June 2005


When did we, as a society, get so obsessed with the ownership of everything? How do we reconcile the concept of ownership with that of stewardship?

A short time ago, I attended a church dedication ceremony. When I entered the church, I was handed a booklet about the dedication. It was a nicely done document and was well laid out. But as I looked at it, I began to see that it was marred by ugly splotches of copyright data. Everything used in this little brochure was, apparently, the jealously guarded property of somebody else.

If you look at comparable documents that are 10, 25, 50, 100 years old, you see a relentless trend toward the disfiguring of simple documents with acknowledgments of ownership. Declarations of private ownership seem sadly out of place in a document celebrating having a church building to pray in. Can you imagine if the Bible had always been printed with the same rules? It'd have twenty pages of disclaimers in the front and another fifty pages of ownership attribution notices in the back.

Copyrights and Patents were originally devised so as to allow individuals to lay a just claim to the ownership of something that was the product of their own unique mental processes. Stephen Foster, for example, financed his death by alcohol through the sale of songs he wrote, like Old Man River. If the material could not have been copyrighted, then he'd have had a much less marketable commodity. If you wrote a book or an article, you'd not want to see that book or article referred to or reprinted in, say, the New York Times, but attributed to another author. This is the kind of law any ten year old can understand.

There is, however, another kind of law that is considerably more difficult to understand: the kind of law that makes it a criminal offense to sing "Happy Birthday" to your ten year old on their birthday because somebody got a copyright on the song. Another example is one that keeps the supply of needed medicines in short supply, and therefore selling at a premium price, because the pharmaceutical corporations choose to make more money rather than to save more lives.

And there has been another kind of quantum growth in the power and prestige of the very concept of ownership. Here is how it happened: A very long time ago, everything was just out there. What you owned was what you had on your person or under your immediate physical control. After the birth of civilization, you could own a piece of land because you had a piece of paper that said it was yours. At this point only a few things were really owned by anybody -- God or your local king (sometimes the same bloke) owned everything except a few things that had been specifically deeded to individuals. Nobody owned the River Nile, for example.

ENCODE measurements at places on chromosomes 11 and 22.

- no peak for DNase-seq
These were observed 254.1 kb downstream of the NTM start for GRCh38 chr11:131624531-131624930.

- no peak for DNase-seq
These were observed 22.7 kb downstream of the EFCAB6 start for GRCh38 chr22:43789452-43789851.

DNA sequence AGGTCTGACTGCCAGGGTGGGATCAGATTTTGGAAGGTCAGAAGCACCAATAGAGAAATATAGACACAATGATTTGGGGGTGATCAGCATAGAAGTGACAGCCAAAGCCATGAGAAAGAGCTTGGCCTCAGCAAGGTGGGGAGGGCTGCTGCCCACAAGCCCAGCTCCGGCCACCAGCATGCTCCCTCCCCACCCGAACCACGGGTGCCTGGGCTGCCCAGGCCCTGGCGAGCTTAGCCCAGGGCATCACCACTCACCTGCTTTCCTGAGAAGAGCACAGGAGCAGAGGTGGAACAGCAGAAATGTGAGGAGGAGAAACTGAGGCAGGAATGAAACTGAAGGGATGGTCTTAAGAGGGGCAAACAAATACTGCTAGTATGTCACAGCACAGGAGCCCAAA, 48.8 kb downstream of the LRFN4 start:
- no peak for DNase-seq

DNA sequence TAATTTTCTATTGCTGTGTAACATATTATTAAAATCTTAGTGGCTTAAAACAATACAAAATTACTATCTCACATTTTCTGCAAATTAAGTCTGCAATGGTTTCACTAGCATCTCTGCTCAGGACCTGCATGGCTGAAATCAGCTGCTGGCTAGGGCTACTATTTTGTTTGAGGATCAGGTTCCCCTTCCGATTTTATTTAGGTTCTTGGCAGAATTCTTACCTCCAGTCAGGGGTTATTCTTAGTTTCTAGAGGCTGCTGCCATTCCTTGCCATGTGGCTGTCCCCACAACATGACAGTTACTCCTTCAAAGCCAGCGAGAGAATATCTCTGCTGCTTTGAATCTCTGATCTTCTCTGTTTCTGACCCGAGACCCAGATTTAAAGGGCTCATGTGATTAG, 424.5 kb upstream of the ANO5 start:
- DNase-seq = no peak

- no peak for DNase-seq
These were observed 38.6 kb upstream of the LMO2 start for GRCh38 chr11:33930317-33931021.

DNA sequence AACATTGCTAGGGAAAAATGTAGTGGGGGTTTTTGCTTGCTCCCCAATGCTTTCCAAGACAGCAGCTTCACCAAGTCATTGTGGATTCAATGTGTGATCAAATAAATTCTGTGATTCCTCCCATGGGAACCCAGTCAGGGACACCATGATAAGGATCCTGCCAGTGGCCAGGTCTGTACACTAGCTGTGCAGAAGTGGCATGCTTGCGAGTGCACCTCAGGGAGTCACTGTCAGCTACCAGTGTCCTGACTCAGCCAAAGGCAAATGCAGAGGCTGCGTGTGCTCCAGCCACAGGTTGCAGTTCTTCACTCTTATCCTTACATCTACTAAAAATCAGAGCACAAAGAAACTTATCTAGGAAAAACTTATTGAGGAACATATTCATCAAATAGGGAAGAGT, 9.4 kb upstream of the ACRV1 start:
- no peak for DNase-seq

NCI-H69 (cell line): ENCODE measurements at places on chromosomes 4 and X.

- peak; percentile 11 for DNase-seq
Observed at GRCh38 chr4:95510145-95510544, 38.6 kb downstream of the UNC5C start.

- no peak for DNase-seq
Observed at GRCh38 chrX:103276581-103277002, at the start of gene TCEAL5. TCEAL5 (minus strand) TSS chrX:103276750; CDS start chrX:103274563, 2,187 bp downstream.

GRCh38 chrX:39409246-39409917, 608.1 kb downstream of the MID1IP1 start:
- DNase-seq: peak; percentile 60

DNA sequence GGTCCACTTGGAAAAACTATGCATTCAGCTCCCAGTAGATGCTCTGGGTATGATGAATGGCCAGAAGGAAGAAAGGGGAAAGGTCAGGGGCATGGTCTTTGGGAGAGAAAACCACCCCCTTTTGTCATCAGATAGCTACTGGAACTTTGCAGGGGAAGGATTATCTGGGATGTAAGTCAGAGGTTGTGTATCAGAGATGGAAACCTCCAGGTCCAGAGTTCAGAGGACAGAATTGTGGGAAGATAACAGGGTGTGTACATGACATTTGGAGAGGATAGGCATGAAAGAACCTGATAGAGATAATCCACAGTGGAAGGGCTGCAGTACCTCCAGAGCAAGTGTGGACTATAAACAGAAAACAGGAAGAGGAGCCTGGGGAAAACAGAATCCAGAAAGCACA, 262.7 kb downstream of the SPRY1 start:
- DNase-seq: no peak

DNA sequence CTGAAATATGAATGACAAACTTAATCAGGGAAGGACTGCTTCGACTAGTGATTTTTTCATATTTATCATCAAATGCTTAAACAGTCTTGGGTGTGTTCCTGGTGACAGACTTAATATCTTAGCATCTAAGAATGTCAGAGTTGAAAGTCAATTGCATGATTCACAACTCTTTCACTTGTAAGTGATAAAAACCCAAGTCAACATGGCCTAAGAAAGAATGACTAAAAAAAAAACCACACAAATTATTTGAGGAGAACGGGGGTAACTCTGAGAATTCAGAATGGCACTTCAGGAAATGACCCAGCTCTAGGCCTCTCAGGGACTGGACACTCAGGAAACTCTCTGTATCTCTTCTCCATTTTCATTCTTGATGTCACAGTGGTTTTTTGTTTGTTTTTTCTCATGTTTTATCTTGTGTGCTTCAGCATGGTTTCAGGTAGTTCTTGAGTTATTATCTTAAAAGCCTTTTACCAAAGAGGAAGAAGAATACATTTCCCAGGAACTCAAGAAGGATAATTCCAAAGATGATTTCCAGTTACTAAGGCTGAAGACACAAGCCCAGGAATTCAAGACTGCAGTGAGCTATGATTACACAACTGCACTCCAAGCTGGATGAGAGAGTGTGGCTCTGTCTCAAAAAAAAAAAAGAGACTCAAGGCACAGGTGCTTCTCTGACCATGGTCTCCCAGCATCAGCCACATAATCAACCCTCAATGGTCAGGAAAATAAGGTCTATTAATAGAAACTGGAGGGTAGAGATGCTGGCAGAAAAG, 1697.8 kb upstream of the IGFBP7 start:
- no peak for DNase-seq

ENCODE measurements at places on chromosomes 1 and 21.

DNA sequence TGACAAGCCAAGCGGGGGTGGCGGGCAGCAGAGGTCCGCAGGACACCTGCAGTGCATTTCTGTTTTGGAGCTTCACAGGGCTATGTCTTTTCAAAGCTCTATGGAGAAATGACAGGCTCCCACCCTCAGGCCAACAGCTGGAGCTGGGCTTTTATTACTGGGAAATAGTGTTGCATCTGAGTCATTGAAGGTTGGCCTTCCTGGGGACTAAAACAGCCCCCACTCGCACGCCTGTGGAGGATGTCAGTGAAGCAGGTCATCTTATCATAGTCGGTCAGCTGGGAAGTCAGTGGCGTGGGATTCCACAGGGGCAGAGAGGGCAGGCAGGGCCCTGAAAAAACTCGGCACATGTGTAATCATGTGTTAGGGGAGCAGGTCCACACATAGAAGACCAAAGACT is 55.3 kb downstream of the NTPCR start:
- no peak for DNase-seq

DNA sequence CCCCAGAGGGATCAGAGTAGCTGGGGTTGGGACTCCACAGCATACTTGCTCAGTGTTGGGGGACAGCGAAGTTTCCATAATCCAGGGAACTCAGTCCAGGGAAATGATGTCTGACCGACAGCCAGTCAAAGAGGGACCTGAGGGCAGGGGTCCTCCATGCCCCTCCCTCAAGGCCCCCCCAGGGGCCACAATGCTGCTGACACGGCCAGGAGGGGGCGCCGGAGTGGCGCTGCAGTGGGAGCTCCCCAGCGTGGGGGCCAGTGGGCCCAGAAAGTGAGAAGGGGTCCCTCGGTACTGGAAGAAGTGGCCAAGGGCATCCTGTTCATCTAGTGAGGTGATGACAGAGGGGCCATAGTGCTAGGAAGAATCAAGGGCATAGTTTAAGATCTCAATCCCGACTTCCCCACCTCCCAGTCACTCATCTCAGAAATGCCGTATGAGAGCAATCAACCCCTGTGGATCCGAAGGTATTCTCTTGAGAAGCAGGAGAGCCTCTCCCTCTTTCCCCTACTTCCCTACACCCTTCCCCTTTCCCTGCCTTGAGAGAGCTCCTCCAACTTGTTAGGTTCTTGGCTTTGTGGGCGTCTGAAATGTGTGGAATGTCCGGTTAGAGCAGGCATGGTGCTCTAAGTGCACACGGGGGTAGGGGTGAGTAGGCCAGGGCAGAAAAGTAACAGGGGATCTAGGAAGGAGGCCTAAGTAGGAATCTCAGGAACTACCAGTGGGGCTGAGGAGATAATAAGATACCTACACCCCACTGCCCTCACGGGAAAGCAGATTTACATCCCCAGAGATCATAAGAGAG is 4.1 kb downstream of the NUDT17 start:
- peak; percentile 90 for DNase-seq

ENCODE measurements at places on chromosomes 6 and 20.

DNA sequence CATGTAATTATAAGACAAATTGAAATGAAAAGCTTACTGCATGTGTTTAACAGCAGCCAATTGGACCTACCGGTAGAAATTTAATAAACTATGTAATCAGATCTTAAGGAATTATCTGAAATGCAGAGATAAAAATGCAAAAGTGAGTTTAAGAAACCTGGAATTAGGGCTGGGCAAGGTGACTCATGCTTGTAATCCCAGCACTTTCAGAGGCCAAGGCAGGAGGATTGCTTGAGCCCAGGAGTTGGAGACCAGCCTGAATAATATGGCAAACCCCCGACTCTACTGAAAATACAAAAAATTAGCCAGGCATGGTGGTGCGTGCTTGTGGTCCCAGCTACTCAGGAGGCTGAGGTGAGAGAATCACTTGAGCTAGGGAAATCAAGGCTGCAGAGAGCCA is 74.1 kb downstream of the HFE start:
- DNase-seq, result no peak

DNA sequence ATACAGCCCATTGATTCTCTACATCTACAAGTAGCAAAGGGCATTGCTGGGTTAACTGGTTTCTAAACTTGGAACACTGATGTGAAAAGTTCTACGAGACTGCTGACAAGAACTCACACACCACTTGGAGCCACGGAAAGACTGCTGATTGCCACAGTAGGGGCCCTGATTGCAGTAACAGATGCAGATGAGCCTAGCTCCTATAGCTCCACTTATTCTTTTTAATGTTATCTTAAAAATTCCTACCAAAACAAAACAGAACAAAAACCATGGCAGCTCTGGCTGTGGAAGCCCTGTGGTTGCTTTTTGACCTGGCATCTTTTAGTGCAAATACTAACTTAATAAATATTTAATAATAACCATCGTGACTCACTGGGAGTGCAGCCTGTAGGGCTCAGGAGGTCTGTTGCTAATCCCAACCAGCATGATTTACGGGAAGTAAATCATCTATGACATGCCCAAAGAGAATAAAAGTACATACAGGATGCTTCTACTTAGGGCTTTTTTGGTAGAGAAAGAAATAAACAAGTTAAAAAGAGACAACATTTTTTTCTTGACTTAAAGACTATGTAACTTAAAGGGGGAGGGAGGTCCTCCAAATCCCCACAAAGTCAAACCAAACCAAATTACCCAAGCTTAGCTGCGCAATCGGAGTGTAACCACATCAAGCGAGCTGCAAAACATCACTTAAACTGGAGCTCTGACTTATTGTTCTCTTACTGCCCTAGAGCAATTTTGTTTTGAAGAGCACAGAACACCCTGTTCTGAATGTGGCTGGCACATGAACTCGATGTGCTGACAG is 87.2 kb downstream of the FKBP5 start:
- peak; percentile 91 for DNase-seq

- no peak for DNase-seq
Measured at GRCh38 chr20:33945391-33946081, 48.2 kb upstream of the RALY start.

Then sometime in the 19th century, somebody had the crazy idea of owning everything; that everything can and should be bought and sold. You could buy a lake. You could even own just that part of something you wanted to own, like owning the coal or oil under a farmer's field. More and more land that used to belong to everybody (because it hadn't officially belonged to anybody) passed into private ownership. Less and less belonged to the common folk. Even the public air waves were auctioned off to the highest bidders.In a few cases, such as the National Parks, land was removed from private ownership and held in trust for all. But these were big exceptions. It was far more common for common lands to be appropriated than for them to be protected.

Today you find that even public places like sports arenas are named as if they were owned by some company: Safeco Field, ARCO Arena, HP Pavilion, etc. These firms bought the right to name a public building, paid for with public money. Used to be that you named a ballpark in honor of some old player everybody liked and remembered fondly. I's not the same when it is a paid advertisement for some publicity-hungry corporation.

Somewhere in all of this craze for ownership, God fell out of the equation. It used to be that we were temporarily granted leave to live here by the real owner, that big guy upstairs. We were supposed to use it for the benefit of all mankind, or all creation, according to some. It wasn't ours to use up. The Earth belonged to us in about the same sense as a puppy belongs to your ten year old child. God "gave" it to mankind in order to teach us responsibility and to give us an opportunity to earn self-respect. And it doesn't matter which church you ask, be it Catholic, Muslim, Hindu, or Buddhist -- they all say more or less the same thing on this subject. Of course, there are apocalyptic churches, whose teaching is that the sooner we ruin this planet, the sooner Jesus will come back. Of course, if you believe this, then you're beyond reason or argument. Personally, if I'd just ruined my planet and God showed up, I can't help think that he'd be mad at me. This isn't the outcome I'd shoot for.

It is a great pity that we have gotten better and better at denying that we live in a world where we're stewards of a living planet, in favor of a world where everything and everyone is under threat of belonging to the highest bidder.

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